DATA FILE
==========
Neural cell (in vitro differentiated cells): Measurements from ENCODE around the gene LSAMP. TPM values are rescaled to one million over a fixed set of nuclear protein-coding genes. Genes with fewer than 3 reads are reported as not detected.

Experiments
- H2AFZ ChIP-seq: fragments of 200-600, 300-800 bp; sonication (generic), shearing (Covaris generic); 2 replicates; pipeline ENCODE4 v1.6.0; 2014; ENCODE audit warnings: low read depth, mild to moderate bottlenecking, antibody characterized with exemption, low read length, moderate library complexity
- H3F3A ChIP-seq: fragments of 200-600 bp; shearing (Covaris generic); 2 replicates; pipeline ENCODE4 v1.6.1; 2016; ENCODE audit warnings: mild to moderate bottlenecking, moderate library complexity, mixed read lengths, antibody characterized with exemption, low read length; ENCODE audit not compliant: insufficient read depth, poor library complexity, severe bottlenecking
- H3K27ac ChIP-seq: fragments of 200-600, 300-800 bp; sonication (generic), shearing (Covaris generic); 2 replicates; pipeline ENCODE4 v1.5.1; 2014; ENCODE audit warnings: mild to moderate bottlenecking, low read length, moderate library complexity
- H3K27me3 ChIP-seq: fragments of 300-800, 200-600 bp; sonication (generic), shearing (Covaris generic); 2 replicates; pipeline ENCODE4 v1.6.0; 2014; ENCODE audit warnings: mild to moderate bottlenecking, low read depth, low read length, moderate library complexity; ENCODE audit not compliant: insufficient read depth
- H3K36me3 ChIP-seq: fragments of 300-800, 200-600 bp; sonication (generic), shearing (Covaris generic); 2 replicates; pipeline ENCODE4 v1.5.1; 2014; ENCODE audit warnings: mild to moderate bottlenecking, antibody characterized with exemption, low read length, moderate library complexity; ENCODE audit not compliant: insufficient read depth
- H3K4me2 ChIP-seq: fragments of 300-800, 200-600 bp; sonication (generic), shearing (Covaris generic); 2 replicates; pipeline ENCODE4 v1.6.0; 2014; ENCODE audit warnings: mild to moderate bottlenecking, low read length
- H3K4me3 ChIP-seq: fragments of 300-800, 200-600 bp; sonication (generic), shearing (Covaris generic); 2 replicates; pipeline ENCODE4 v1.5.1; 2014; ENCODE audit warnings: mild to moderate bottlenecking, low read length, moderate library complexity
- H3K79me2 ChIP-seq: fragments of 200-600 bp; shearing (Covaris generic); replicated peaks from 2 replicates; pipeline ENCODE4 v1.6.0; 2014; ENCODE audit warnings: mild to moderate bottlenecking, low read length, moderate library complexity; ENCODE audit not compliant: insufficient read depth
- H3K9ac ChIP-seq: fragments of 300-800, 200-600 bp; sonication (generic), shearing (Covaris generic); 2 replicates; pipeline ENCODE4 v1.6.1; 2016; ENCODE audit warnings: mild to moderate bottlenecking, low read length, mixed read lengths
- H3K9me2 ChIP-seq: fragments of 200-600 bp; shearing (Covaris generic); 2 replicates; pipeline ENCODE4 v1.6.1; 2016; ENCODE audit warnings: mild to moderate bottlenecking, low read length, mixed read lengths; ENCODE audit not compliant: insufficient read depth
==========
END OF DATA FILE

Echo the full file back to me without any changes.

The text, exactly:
Neural cell (in vitro differentiated cells): Measurements from ENCODE around the gene LSAMP. TPM values are rescaled to one million over a fixed set of nuclear protein-coding genes. Genes with fewer than 3 reads are reported as not detected.

Experiments
- H2AFZ ChIP-seq: fragments of 200-600, 300-800 bp; sonication (generic), shearing (Covaris generic); 2 replicates; pipeline ENCODE4 v1.6.0; 2014; ENCODE audit warnings: low read depth, mild to moderate bottlenecking, antibody characterized with exemption, low read length, moderate library complexity
- H3F3A ChIP-seq: fragments of 200-600 bp; shearing (Covaris generic); 2 replicates; pipeline ENCODE4 v1.6.1; 2016; ENCODE audit warnings: mild to moderate bottlenecking, moderate library complexity, mixed read lengths, antibody characterized with exemption, low read length; ENCODE audit not compliant: insufficient read depth, poor library complexity, severe bottlenecking
- H3K27ac ChIP-seq: fragments of 200-600, 300-800 bp; sonication (generic), shearing (Covaris generic); 2 replicates; pipeline ENCODE4 v1.5.1; 2014; ENCODE audit warnings: mild to moderate bottlenecking, low read length, moderate library complexity
- H3K27me3 ChIP-seq: fragments of 300-800, 200-600 bp; sonication (generic), shearing (Covaris generic); 2 replicates; pipeline ENCODE4 v1.6.0; 2014; ENCODE audit warnings: mild to moderate bottlenecking, low read depth, low read length, moderate library complexity; ENCODE audit not compliant: insufficient read depth
- H3K36me3 ChIP-seq: fragments of 300-800, 200-600 bp; sonication (generic), shearing (Covaris generic); 2 replicates; pipeline ENCODE4 v1.5.1; 2014; ENCODE audit warnings: mild to moderate bottlenecking, antibody characterized with exemption, low read length, moderate library complexity; ENCODE audit not compliant: insufficient read depth
- H3K4me2 ChIP-seq: fragments of 300-800, 200-600 bp; sonication (generic), shearing (Covaris generic); 2 replicates; pipeline ENCODE4 v1.6.0; 2014; ENCODE audit warnings: mild to moderate bottlenecking, low read length
- H3K4me3 ChIP-seq: fragments of 300-800, 200-600 bp; sonication (generic), shearing (Covaris generic); 2 replicates; pipeline ENCODE4 v1.5.1; 2014; ENCODE audit warnings: mild to moderate bottlenecking, low read length, moderate library complexity
- H3K79me2 ChIP-seq: fragments of 200-600 bp; shearing (Covaris generic); replicated peaks from 2 replicates; pipeline ENCODE4 v1.6.0; 2014; ENCODE audit warnings: mild to moderate bottlenecking, low read length, moderate library complexity; ENCODE audit not compliant: insufficient read depth
- H3K9ac ChIP-seq: fragments of 300-800, 200-600 bp; sonication (generic), shearing (Covaris generic); 2 replicates; pipeline ENCODE4 v1.6.1; 2016; ENCODE audit warnings: mild to moderate bottlenecking, low read length, mixed read lengths
- H3K9me2 ChIP-seq: fragments of 200-600 bp; shearing (Covaris generic); 2 replicates; pipeline ENCODE4 v1.6.1; 2016; ENCODE audit warnings: mild to moderate bottlenecking, low read length, mixed read lengths; ENCODE audit not compliant: insufficient read depth